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Effective Java (Book)

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Effective Java

Creating and Destroying Objects

1. Consider states factory methods instead of constructors
2. Consider a builder when faced with many constructor parameters
3. Enforce the singleton property with a private constructor or enum type
4. Enforce nonistantiability with a private constructors
5. Avoid creating unnecessary objects
6. Eliminate obsolete objects references
7. Avoid finalizers

Methods Common to All Objects

8. Obey the general contract when overriding equals
9. Always override hashCode when you override equals
10. Always override toString
11. Overide clone judiciously
12. Consider implementing Comparable
13. Minimise the accessibility of classes and members
14. In public classes, use accessor methods, not public fields
15. Minimize mutability
16. Favour composition over inheritance
17. Design and document for inheritance or else prohibit it
18. Prefer interfaces to abstract classes
19. User interfaces to define types
20. Prefer class hierarchies to tagged classes
21. use function objects to represent strategies
22. Favour static member classes over non static


23. Don;t use raw types in new code
24. Elimiate unchecked warnings
25. Prefer lists to arrays
26. Favuor generic types
27. Favour generic methods
28. Use bounded wildcards to increase API flexibility
29. Consider type safe heteregenous containers

Enums and Annotations

30. Use enums instead of int constants
31. Use instance fields instead of ordinals
32. Use EnumSet instead of bit fields
33. Use EnumMap instead of ordinal indexing
34. Emulate extensible enums with interfaces
35. Prefer annotations to naming patterns
36. Consistently use the Override annotations
37. Use marker interfaces to define types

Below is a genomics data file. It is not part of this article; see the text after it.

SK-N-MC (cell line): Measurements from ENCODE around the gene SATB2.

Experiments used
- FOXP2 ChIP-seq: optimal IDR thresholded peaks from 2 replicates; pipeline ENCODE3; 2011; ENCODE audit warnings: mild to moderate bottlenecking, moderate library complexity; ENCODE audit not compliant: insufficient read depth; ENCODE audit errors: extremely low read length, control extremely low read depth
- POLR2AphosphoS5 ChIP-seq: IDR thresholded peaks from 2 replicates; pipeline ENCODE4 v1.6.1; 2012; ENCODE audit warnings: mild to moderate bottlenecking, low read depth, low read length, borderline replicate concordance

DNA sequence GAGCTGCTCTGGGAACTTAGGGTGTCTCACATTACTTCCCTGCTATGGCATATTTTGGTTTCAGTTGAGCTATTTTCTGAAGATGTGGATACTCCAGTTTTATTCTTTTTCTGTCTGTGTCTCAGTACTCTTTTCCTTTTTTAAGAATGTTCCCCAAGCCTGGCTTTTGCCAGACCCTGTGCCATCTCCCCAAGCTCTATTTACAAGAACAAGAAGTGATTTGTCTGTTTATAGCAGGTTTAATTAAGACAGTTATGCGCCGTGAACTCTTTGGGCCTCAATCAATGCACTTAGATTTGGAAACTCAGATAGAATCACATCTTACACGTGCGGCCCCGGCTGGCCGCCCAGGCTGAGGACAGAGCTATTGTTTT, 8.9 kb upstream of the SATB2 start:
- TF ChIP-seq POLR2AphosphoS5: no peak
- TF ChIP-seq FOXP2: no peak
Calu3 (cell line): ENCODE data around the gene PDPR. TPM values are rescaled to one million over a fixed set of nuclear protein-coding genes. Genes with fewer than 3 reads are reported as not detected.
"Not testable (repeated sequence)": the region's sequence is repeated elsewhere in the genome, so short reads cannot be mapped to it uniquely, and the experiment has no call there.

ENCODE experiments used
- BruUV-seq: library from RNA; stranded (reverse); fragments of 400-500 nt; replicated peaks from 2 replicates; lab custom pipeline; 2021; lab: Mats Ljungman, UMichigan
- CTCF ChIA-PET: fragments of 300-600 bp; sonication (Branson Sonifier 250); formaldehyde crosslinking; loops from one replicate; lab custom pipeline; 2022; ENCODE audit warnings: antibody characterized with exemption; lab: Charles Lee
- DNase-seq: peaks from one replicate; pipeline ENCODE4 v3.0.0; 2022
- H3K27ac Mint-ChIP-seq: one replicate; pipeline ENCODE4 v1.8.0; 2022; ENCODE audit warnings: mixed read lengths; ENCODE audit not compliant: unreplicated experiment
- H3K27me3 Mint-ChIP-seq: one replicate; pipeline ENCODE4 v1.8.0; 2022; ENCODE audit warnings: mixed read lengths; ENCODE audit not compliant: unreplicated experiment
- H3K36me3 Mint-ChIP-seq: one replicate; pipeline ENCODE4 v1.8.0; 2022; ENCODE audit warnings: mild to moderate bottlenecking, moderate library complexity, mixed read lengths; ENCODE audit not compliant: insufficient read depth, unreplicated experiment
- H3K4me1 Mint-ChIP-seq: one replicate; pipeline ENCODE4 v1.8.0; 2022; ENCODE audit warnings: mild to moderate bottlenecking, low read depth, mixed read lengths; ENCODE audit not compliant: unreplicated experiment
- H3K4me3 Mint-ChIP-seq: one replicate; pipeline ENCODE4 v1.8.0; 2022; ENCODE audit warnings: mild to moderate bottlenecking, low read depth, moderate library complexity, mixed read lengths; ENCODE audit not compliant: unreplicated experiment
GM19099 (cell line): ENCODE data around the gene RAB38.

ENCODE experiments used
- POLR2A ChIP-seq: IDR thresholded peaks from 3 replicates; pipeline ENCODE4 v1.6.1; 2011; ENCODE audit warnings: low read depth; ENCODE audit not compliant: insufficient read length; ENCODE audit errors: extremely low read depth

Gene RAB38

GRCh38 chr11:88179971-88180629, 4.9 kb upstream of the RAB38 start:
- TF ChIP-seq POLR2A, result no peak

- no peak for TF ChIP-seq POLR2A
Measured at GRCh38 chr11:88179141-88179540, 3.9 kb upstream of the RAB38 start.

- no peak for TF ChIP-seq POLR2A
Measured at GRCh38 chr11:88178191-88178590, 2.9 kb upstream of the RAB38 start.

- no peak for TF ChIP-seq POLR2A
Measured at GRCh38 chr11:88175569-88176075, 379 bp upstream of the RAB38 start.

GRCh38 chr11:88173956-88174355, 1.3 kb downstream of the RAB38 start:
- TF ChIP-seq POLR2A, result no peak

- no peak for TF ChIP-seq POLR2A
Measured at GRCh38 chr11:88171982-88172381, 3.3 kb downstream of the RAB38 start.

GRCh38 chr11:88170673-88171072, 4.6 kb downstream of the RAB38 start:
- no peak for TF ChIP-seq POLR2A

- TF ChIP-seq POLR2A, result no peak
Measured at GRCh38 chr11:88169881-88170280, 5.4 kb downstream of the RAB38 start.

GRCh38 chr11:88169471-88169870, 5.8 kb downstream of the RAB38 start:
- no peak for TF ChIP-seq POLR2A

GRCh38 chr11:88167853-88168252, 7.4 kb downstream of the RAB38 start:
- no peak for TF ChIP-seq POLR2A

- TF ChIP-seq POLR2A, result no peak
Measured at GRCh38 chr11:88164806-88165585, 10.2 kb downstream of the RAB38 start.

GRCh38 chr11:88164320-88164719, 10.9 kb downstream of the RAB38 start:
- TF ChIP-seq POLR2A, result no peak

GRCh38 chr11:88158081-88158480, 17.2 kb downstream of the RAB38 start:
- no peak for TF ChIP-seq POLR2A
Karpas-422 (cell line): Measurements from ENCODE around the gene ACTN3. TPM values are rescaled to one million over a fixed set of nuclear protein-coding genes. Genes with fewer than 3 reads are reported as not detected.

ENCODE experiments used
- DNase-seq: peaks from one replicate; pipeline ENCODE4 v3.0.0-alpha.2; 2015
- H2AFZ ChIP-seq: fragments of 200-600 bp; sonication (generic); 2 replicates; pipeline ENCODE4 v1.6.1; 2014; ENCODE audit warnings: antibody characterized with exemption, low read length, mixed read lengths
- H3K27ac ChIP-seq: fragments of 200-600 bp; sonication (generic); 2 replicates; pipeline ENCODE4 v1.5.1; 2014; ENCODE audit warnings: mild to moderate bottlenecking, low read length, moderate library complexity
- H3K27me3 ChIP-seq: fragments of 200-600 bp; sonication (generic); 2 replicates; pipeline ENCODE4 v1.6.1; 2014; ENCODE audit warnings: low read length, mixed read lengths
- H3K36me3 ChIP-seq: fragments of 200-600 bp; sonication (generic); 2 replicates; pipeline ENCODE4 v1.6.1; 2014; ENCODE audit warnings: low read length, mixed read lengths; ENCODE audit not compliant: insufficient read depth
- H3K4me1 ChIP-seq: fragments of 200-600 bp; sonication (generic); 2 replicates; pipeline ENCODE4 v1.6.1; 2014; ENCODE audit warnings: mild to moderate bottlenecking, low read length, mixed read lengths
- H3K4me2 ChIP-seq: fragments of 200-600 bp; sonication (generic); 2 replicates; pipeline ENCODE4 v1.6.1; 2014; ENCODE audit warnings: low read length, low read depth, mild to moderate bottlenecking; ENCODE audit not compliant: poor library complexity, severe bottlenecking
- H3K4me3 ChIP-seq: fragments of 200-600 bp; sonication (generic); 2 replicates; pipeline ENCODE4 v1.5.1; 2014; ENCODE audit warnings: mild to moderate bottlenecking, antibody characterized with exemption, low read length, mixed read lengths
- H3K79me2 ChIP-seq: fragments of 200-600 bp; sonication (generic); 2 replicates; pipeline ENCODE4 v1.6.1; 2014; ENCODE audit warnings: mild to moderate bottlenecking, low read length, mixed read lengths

38. Check parameters for vailidity
39. Make defensive copies when needed
40. Design method signatures carefully
41. Over overloaded judiciously
42. Use varargs judiciously
43. Return empty arrays or collections, not null
44. Write doc comments for all exposed API methods

General Programming

45. Minimise the scope of local variables
46. Prefer for-each loops to traditional for loops
47. Know and use all the libraries
48. Avoid float and double if exact answers are required
49. Prefer primitive types to boxed primitives
50. Avoid strings where other types are more appropriate
51. Beware the performance of string concatenation
52. Refer to objects by their interfaces
53. Prefer interfaces to reflection
54. Use native methods judiciously
55. optimise judiciously
56. Adhere to generally accepted naming conventions


57. Use exceptions only for exceptional conditions
58. use checked exceptions for recoverable conditions and runtime exceptions for programming errors
59. Avoid unecessary use of checked exceptions
60. Favour the use of standard exceptions
61. Throw exceptions appropriate to the abstraction
62. Document all exceptions thrown by each method
63. Include failure-capture information in detail messages
64. Strive for failure atomicity
65. Don’t ignore exceptions


66. Synchronise access to shared mutable data
67. Avoid excessive synchronisation
68. Prefer executors and tasks to threads
69. prefer concurrency utilities to wait and notify
70. Document thread safety
71. Use lazy initialisation judiciously
72. Dont depend on the thread scheduler
73. Avoid thread groups


74. Implement Serializable judiciously
75. Consider using a custom serialized form
76. Write readObject methods defensively
77. For instance control, prefer enum types to readResolve
78. Consider serialization proxies instead of serialized instances


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